EDUCATION
07/21/2011 03:39 pm ET | Updated Sep 20, 2011

Florida Teachers Union Sues State Over 'Religious Freedom' Amendment

Florida's largest teachers' union joined the American Civil Liberties Union and several rabbis and ministers seeking to halt a 2012 ballot measure they say falsely couches a push to allow school vouchers in the language of religious freedom. The groups filed a lawsuit against the secretary of state Wednesday to prevent the measure.

"We’re trying to get it off the ballot because it’s misleading," Andy Ford, president of the Florida Education Association, told The Huffington Post. "Our suit is saying that you need truth in advertising, so don't call it religious freedom."

The amendment, which will appear for a vote on the 2012 ballot, would change a piece of Florida's constitution known as a "Blaine Amendment" that denies public dollars from being spent "directly or indirectly in aid of any church, sect, or religious denomination."

Proponents say the measure would rid the state of language that has anti-Catholic origins, while the litigantssay that claim, as it applies to Florida, is pure myth.

The suit comes after a number of laws have created and expanded school voucher programs across the country, from Milwaukee to Indiana.

Those laws have likewise faced backlash. Wisconsin's ACLU requested a federal investigation into Milwaukee's voucher practices, and filed a lawsuit against a similar system in Douglas County, Colorado.

School voucher programs allow private -- often religious -- schools to use taxpayer money that would have otherwise funded traditional public schools to subsidize students' schooling. Florida has long been a scene of vitriolic debate over vouchers, with one side espousing concerns regarding the separation of church and state.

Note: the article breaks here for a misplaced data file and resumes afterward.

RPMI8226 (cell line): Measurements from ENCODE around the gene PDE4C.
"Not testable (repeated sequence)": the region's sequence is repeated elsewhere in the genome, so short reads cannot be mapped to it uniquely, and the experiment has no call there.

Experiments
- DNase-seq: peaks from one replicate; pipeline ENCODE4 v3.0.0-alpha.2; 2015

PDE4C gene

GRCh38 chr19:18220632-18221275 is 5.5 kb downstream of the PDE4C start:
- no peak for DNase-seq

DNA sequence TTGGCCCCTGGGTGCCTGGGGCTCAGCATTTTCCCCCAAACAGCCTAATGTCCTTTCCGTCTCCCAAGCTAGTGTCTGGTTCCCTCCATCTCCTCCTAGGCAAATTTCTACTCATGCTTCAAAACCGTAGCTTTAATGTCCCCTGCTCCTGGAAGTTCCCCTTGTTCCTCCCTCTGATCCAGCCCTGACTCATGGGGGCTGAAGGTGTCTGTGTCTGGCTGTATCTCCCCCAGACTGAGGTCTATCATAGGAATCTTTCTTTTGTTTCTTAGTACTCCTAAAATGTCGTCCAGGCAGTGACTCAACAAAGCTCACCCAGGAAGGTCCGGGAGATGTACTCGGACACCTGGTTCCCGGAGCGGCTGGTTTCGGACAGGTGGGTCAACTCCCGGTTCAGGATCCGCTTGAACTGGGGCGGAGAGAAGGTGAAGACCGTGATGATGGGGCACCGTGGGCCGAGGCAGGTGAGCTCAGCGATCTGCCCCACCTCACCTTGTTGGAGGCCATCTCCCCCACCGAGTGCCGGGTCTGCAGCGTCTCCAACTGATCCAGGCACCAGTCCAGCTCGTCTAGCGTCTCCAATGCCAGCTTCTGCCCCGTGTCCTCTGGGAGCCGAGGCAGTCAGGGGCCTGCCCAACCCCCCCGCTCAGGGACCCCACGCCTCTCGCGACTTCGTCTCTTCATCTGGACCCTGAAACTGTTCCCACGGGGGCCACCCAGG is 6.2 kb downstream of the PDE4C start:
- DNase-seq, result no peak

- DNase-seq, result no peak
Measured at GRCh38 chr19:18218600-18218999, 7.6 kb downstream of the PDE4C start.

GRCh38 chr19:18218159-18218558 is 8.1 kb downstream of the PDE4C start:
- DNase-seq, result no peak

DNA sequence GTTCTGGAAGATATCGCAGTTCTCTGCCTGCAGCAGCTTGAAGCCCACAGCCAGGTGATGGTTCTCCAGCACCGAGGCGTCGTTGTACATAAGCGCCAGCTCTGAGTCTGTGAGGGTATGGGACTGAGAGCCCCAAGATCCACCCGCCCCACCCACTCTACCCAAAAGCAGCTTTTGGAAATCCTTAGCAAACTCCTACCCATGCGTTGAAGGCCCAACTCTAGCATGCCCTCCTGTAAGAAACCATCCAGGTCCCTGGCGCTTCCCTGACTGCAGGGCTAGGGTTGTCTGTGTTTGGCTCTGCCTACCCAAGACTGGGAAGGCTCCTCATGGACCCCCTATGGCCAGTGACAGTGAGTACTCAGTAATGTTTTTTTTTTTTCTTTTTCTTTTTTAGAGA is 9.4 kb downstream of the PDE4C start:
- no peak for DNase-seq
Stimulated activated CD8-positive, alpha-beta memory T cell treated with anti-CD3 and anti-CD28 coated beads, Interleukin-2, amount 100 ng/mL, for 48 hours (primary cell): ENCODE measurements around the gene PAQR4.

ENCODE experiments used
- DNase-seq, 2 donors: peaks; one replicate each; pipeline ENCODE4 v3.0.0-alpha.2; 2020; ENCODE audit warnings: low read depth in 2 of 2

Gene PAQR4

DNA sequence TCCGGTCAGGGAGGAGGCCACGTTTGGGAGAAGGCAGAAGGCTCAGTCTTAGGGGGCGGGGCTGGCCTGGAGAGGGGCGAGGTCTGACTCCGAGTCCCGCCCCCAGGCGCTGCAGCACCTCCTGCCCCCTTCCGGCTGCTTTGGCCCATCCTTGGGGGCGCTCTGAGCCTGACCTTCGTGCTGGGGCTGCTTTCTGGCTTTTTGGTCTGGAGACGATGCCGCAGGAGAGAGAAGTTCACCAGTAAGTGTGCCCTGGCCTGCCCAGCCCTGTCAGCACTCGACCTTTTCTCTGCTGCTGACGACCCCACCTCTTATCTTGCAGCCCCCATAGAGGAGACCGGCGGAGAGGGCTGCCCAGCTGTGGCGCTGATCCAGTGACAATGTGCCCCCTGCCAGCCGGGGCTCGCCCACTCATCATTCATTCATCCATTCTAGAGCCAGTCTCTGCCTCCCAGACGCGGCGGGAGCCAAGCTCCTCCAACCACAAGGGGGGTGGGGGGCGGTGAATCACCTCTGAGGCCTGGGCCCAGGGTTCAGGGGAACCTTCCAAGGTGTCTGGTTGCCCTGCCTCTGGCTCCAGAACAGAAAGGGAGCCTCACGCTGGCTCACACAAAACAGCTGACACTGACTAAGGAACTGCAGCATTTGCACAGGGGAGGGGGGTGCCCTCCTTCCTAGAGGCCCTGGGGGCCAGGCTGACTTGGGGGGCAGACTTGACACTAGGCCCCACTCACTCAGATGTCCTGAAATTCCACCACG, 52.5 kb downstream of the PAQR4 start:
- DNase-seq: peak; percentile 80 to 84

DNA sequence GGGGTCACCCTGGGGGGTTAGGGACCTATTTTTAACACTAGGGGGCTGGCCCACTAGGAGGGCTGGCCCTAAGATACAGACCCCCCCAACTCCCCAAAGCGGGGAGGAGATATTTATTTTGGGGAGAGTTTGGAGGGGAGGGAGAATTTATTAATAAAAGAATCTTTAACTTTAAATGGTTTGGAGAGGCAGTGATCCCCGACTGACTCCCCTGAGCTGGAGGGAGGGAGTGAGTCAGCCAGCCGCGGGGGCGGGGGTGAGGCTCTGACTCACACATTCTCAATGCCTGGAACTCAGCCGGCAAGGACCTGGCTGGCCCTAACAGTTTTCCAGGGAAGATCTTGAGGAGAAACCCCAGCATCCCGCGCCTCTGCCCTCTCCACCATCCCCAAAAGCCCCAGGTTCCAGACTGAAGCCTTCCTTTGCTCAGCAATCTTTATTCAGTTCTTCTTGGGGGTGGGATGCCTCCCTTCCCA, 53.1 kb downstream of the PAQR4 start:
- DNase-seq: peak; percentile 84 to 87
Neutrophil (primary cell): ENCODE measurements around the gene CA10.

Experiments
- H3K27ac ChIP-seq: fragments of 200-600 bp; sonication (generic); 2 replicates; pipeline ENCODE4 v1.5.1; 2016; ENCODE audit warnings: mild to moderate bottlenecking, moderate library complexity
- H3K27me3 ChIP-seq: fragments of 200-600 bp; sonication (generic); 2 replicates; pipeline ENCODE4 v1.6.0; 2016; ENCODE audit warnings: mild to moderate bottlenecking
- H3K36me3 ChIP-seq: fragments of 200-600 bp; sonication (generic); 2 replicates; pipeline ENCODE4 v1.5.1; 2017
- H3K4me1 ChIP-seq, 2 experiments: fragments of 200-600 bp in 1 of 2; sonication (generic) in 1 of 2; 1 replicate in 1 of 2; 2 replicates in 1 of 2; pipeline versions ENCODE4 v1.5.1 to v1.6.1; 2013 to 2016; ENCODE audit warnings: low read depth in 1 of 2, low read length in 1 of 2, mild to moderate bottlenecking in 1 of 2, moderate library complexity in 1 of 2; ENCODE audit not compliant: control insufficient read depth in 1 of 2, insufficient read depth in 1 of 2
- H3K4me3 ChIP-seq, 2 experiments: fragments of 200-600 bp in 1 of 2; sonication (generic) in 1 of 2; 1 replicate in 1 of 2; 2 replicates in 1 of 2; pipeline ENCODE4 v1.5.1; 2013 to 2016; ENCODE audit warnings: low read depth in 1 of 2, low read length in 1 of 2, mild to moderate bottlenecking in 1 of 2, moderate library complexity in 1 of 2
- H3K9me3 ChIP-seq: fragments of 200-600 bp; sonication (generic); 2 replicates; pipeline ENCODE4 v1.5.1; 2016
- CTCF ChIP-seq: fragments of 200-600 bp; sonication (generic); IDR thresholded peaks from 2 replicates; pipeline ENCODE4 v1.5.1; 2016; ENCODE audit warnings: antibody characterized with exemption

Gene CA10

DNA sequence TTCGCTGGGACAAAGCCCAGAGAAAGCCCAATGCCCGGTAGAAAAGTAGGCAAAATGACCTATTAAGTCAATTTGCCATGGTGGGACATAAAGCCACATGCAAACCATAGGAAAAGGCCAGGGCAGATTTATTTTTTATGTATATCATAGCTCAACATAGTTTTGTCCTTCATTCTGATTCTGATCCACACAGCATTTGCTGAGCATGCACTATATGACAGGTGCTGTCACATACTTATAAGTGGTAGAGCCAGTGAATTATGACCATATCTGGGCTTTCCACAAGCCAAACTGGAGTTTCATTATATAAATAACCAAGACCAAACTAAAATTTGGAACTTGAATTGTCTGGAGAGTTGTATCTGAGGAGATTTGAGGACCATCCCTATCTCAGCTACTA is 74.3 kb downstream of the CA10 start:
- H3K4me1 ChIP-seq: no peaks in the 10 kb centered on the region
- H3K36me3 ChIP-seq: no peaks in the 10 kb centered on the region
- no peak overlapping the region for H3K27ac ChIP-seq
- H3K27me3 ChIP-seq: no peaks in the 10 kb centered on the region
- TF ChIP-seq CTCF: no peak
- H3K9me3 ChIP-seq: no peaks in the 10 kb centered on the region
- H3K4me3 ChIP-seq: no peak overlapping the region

In 2006, Florida's Supreme Court struck down a voucher system already operating under then-Governor Jeb Bush's tenure. Litigants for the FEA say the proposed amendment seeks to reopen that debate -- without actually saying so.

"We would support a constitutional amendment that would tell people what it was going to do," Ford said. "Then we can have a real discussion on the issue."

This spring, Florida’s legislature voted to put "Amendment 7" on the 2012 ballot. According to the bill, the amendment would "eradicate remnants of anti-religious bigotry from the State Constitution and to end exclusionary funding practices that discriminate on the basis of religious belief or identity." The ballot amendment reads:

RELIGIOUS FREEDOM. -- Proposing an amendment to the State Constitution to provide, consistent with the United States Constitution, that no individual or entity may be denied, on the basis of religious identity or belief, governmental benefits, funding, or other support and to delete the prohibition against using revenues from the public treasury directly or indirectly in aid of any church, sect, or religious denomination or in aid of any sectarian institution.

According to complainants, the measure is misleading, because, Ford says, what sounds like religious freedom could actually lead to an infusion of public money into private schools.